Nitrous Oxide Legislation 

Nitrous oxide is one of the six greenhouse gasses targeted by the first UNFCCC Climate Change accord (Kyoto). Nitrous Oxide is keenly monitored across the globe, and most governments will produce hefty fines or further action for failure to meet the requirements.

 

Nitrite (NO2) Removal

Nitrite produced in a wastewater plant separate from that contained in the wastewater is a result of the de-nitrification that creates NO2 in the process of reaching NO3 in the process.

 

Why remove Nitrite from wastewater?

Nitrites are a salt or ester anion of nitrous acid, can be naturally or artificially occurring in groundwater. Nitrites come from fertilizers through run-off water, sewage, and mineral deposits. Nitrite is used in food production for the curing of meat products due to it inhibiting the growth of bacteria. It can stimulate the growth of bacteria when introduced in high levels into a body of water.

High levels of nitrites are toxic to humans and animals, especially infants. It can enter the body as nitrate, a nutrient which is essential to plant growth and converted into nitrite, which disrupts the oxygen delivering ability of haemoglobin in the bloodstream. Infants can develop a life-threatening blood disorder known as 'blue baby syndrome' (methemoglobinemia) if exposed to it in water or formula mixed with water that is contaminated with nitrate.

 

Nitrite Legislation

The danger nitrites impose on drinking water, aquatic life and young animals various international government bodies recognise the importance of removal and continuously are increased the standards accepted as the issue becomes more prominent. Failure to act on these can have serious legal consequences for private, public and country.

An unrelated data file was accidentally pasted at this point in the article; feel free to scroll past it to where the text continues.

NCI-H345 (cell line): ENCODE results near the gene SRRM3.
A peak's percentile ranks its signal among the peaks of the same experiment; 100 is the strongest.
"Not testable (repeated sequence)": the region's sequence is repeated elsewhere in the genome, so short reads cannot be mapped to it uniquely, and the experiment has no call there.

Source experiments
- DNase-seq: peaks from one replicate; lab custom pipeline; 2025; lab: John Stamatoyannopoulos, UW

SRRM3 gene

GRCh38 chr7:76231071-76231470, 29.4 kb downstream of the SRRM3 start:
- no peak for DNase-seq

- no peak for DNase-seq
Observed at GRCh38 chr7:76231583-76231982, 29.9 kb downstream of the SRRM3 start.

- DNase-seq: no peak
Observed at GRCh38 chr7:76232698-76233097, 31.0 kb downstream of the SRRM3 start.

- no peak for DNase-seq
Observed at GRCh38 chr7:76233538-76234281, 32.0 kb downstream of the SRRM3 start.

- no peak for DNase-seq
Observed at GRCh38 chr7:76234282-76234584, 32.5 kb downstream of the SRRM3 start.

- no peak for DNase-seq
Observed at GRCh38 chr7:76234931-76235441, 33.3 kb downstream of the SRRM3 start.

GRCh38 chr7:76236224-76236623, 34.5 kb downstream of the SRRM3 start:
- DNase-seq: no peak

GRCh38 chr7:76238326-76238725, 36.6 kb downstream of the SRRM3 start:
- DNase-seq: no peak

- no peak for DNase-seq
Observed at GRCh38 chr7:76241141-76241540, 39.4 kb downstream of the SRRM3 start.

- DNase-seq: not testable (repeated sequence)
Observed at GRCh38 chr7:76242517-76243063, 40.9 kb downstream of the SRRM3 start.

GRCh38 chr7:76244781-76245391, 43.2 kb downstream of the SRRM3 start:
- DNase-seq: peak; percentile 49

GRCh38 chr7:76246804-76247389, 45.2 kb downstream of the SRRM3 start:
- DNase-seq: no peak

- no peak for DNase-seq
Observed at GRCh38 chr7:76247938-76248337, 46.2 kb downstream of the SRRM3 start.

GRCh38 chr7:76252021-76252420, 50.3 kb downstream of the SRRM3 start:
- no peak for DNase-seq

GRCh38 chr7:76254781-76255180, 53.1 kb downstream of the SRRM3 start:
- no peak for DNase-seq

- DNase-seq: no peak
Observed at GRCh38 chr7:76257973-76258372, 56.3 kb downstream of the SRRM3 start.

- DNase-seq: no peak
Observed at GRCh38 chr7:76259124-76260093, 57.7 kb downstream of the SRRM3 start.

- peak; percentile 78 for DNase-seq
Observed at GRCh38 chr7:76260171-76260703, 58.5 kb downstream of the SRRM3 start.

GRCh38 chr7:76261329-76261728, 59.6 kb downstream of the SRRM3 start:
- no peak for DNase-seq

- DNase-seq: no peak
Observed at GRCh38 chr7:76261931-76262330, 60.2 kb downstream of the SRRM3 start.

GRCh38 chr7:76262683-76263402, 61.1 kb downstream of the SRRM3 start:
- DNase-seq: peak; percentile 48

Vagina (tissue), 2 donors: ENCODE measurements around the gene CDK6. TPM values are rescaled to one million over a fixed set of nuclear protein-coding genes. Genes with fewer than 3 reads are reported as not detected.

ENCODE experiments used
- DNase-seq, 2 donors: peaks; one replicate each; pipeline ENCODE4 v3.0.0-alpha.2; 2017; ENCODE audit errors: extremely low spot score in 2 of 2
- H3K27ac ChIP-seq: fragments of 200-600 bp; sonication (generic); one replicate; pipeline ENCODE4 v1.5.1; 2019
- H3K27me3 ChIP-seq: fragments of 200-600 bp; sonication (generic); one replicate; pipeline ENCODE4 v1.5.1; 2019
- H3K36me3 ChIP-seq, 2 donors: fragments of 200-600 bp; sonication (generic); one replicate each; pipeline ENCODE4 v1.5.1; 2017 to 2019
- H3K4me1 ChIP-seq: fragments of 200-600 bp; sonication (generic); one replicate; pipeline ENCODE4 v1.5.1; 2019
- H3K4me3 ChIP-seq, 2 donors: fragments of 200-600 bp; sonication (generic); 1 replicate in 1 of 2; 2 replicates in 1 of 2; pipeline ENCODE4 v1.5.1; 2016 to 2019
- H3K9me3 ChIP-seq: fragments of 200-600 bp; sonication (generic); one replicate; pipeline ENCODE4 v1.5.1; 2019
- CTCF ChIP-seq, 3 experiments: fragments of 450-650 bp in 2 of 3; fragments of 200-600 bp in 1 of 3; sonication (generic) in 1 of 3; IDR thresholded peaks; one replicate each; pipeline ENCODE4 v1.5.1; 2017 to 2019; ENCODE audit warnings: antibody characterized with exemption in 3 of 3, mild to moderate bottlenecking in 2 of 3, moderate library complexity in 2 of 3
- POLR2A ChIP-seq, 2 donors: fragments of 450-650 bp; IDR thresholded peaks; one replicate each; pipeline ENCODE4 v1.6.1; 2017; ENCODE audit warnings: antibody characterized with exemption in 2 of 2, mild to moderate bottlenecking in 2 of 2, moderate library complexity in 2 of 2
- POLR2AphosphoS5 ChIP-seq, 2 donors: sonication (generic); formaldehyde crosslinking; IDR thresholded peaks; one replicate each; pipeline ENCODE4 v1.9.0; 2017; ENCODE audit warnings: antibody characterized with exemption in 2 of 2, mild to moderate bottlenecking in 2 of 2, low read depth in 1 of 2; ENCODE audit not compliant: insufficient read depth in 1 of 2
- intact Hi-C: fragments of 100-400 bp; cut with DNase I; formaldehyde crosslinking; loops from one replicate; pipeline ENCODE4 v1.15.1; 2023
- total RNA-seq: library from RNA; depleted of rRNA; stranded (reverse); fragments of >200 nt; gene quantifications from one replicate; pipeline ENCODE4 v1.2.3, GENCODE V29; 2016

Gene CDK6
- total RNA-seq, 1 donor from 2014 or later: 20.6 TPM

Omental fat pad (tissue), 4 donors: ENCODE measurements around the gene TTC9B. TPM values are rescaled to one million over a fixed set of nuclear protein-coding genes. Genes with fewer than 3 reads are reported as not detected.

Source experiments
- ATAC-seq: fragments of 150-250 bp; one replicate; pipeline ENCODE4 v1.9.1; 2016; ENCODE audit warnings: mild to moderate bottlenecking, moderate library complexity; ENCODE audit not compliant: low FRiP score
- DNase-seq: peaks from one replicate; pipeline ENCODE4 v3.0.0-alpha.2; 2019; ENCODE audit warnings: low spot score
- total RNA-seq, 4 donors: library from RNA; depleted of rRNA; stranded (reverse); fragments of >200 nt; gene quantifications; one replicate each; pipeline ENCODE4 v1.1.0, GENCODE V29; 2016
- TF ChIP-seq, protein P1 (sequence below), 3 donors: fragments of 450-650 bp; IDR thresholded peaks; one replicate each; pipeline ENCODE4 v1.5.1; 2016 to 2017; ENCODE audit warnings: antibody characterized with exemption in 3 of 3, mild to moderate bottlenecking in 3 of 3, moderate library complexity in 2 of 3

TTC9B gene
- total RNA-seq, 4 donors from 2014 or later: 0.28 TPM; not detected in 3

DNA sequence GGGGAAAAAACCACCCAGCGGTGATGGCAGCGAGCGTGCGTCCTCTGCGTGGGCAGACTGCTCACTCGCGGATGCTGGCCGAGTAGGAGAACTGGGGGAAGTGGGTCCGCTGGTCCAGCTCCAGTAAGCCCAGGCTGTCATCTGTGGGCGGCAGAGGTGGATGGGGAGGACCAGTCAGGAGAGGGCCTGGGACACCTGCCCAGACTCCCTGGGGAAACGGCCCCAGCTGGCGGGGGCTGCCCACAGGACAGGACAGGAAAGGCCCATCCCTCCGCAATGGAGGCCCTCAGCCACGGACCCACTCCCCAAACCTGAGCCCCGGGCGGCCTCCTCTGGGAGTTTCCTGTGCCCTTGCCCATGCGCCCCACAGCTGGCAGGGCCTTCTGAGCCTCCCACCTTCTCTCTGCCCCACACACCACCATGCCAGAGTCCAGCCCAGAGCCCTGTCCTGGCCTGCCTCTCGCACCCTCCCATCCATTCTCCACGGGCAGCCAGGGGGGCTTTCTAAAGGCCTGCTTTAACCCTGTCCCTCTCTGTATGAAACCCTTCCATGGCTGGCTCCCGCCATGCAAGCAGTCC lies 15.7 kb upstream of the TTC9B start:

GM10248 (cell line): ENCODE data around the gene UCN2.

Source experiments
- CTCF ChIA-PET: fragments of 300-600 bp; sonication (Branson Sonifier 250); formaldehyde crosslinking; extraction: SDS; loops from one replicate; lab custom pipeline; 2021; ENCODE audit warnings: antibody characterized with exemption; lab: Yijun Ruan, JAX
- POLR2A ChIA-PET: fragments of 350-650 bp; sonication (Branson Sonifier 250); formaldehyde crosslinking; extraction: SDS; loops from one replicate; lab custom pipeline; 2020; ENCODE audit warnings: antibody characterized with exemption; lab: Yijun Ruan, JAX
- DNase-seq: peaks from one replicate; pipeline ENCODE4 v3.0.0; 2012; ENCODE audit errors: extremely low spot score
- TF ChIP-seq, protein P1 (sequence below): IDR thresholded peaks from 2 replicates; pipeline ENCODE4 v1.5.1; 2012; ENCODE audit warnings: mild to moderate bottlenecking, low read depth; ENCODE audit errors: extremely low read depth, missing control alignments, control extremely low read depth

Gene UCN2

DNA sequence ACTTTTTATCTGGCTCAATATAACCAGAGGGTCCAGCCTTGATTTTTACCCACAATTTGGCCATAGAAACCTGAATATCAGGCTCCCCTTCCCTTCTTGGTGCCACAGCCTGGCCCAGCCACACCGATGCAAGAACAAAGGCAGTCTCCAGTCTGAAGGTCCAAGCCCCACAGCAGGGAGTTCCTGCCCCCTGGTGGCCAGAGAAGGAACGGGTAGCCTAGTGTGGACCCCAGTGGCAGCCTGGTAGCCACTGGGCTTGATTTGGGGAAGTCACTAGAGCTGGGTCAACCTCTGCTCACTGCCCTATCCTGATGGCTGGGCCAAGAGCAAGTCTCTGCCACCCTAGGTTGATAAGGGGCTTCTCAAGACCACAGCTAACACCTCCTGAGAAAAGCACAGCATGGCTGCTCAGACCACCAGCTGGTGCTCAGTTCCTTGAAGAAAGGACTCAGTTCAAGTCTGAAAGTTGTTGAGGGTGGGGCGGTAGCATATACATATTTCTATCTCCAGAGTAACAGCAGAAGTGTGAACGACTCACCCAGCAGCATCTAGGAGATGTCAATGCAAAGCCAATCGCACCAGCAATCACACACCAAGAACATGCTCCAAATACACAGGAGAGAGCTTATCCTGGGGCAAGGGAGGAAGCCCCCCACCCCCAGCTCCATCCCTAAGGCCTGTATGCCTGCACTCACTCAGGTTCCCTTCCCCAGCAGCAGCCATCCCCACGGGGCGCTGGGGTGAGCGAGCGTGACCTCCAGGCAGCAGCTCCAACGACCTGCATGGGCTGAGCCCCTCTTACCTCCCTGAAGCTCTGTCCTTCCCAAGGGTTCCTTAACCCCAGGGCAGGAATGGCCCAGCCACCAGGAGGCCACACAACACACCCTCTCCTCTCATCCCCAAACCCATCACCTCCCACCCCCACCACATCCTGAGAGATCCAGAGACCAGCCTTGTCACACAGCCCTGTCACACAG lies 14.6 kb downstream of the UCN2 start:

Nitrate (NO3) Removal

Nitrate produces after the nitrification stage of the process of removing ammonia. It is also commonly found within the wastewater influent. The sources of nitrate may include runoff or seepage from fertilized agricultural lands, municipal and industrial wastewater, refuse dumps, animal feedlots, septic tanks and private sewage disposal systems, urban drainage and decaying plant debris. 

 

Why remove Nitrate wastewater?

Nitrates have the same effect on aquatic plant growth as phosphates and thus the same negative impact on water quality. It stimulates plants and algae to overgrow, which provide food for fish, animals and insects. But, if algae grow too recklessly, oxygen levels in the water will be reduced, and aquatic life will die.

Nitrate Legislation

Because of the danger nitrates impose on drinking water, aquatic life and young animals various international government bodies recognise the importance of removal and continuously are increased the standards accepted as the issue becomes more prominent. Failure to act on these can have serious legal consequences for private, public and country.

 

The Nitrogen Cycle

The-Nitrogen-Cycle